A brief history… and wine

December 13, 2019

Dear friends

With the end of a decade just around the corner we’re feeling a little reflective. 10 years ago Neil had just made the move from the winelands of South Africa to join me in my two-bedroom apartment in Sydney. We’d just got engaged but weren’t quite ready to commit to a puppy. Definitely no children yet. All our disposable income went towards wines we really couldn’t afford and taxis home from restaurants in the same category. The pots of herbs in our postage stamp courtyard were dying from neglect. Life was fun.

And then the grown-up stuff started. First a wedding, then came Squid, our mini Schnauzer, then a monumental leap from the city to a point on the map where we didn’t know a soul but saw potential in the climate and the soil. Then came baby number one, the purchase of The Wine Farm, baby number two, the release of our first vintage, baby number three… Now any money coming in goes straight into the vineyard or new tanks and barrels in the winery. A new press is our Christmas present to each other this year, so the romance is still alive. There’s only one taxi in South Gippsland and we’re yet to experience it. My herbs are thriving.

We’ve only had a short history on The Wine Farm but five years in we’re steadily gaining knowledge of the seasons in our new home and how the farm responds. We bank this knowledge in a special corner of the cellar. It’s called library stock.

We always squirrel away a few bottles of each release to see how they develop over time. At this stage of the year we like to browse the library shelves and check out a selection of wines from previous vintages to help frame our thoughts about the season at hand. How are they looking with age and what can we do in the ripening period ahead to do better.

This year we’re delving into the Rieslings. Dry Riesling, when done well, has it all – good acidity, grip, length, aromatics and texture. It’s one of our favourite grapes in the world and definitely one of the best to pair with food. The perfect partner to virtually any Christmas dinner I can think of.

But our 2019 is still aging in tank and cask, our 2018 is aging in bottle and won’t be released until next spring, and our 2017 sold out to the market a few months ago. Luckily, because we’re hoarders, we held a little back from the trade both to drink ourselves and to offer to those of you who might be interested too. We’re also going back to the beginning.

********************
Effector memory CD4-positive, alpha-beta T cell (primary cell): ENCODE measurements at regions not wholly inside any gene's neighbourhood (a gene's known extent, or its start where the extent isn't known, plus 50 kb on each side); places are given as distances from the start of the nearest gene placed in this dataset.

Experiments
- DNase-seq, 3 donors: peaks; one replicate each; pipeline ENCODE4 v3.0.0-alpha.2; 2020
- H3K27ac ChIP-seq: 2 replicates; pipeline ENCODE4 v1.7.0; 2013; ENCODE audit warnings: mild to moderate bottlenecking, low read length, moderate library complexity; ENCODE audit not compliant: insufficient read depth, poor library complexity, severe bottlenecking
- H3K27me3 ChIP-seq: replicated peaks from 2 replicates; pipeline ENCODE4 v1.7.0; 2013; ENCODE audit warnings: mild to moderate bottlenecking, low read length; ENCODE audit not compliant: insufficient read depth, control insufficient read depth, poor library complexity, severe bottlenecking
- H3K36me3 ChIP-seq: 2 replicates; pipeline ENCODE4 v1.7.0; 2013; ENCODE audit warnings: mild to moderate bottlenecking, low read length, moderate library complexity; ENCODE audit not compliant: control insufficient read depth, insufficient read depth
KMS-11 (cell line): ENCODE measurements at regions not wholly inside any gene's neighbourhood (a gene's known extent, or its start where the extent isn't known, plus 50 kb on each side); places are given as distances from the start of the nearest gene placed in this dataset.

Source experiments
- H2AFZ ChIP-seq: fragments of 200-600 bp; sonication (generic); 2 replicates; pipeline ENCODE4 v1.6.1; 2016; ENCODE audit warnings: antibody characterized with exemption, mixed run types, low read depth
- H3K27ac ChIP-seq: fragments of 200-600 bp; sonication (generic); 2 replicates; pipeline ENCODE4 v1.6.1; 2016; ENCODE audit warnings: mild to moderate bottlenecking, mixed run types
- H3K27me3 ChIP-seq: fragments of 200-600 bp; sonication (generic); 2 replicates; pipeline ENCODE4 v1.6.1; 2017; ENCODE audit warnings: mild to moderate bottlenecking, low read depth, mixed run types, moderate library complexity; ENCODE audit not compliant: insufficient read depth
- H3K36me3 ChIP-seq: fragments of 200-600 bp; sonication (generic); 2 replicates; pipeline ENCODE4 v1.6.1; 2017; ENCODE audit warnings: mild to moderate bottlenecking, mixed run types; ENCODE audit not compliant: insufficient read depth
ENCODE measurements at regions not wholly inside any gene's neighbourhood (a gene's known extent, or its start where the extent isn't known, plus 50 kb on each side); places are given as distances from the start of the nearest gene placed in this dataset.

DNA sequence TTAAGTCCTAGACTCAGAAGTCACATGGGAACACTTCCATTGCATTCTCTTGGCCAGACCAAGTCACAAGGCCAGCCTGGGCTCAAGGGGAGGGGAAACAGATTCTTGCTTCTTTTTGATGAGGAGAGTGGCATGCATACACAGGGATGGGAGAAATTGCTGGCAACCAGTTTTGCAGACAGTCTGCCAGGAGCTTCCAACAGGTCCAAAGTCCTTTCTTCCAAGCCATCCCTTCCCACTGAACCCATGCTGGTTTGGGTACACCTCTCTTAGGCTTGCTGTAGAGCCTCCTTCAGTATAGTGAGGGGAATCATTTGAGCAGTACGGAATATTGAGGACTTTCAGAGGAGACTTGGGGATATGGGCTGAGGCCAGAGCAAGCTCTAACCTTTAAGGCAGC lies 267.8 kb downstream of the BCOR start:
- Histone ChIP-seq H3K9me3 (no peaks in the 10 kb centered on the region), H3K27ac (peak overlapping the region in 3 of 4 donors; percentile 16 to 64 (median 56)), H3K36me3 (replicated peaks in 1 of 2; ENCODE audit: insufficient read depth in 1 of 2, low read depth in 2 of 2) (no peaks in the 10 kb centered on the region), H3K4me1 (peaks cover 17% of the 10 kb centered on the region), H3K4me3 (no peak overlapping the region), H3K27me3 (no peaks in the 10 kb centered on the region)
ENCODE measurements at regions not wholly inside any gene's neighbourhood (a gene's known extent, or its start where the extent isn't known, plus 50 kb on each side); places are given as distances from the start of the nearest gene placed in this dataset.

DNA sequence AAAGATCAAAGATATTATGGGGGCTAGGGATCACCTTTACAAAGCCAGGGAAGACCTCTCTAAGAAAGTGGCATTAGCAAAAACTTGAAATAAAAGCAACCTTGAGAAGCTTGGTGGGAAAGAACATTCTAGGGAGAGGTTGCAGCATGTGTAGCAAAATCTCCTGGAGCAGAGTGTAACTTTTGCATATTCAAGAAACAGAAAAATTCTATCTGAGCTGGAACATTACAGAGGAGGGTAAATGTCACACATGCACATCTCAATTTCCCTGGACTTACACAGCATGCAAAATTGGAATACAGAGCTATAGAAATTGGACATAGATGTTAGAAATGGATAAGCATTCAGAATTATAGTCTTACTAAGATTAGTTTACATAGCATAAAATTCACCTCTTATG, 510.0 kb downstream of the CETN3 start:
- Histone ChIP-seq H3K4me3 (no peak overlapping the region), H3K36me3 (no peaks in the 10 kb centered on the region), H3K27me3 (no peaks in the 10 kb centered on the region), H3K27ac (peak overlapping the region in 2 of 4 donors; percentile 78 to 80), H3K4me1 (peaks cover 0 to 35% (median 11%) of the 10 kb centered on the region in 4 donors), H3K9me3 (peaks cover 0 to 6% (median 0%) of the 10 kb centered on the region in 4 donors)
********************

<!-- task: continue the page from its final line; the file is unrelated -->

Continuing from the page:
On offer today is a small allocation of three vintages of Riesling from The Wine Farm: 2015, 2016 and 2017.

The Wine Farm Riesling 2015 

Every now and then someone will ask Neil, ‘What’s the best wine you’ve made’. He’ll typically skirt around the question not wanting to reveal which of his children he loves the most, but I know he is secretly very proud of the 2015 Riesling. This wine is electric. It’s aging gracefully with no signs of wrinkles or grey hair. It has great texture and an incredible drive on the palate. The result of a beautifully cool, gentle vintage.

The Wine Farm Riesling 2016 

2016 was a drier vintage with a warmer ripening period resulting in smaller berries and a lower yield. All of this means a very different wine to the 2015 – richer, fruitier, a touch less acid but a more concentrated finish. It’s always fascinating to see how the same grapes in the same soil handled the same way in the cellar can deliver a very different drink, just down to the weather.

The Wine Farm Riesling 2017 

Back to a more classic cool climate Riesling again in 2017 with weight and tension on the palate, though not quite to the degree of 2015. This is the elegant sister to the masculine brother of 2016. Full malolactic fermentation (as per all our whites) gives texture and breadth to an otherwise classic, acid-focused palate with a stony minerality. Classic Riesling with an edge.

If any of these tickle your fancy, or you’re curious to see two or three of them side by side, let us know and we’ll raid the library and can have them with you by Christmas. Or if you’re short of anything else for the festive season – pink, white, red or bubbles – drop us a note and we can help out with those too.

We’ll be back soon with our notes on the 2020 season so far. Perhaps in the new year when the bird nets are on and we pause to catch our breath before the first harvest of the decade. A decade we suspect will make the last one look like a walk in the park.

Merry Christmas from our family to yours,


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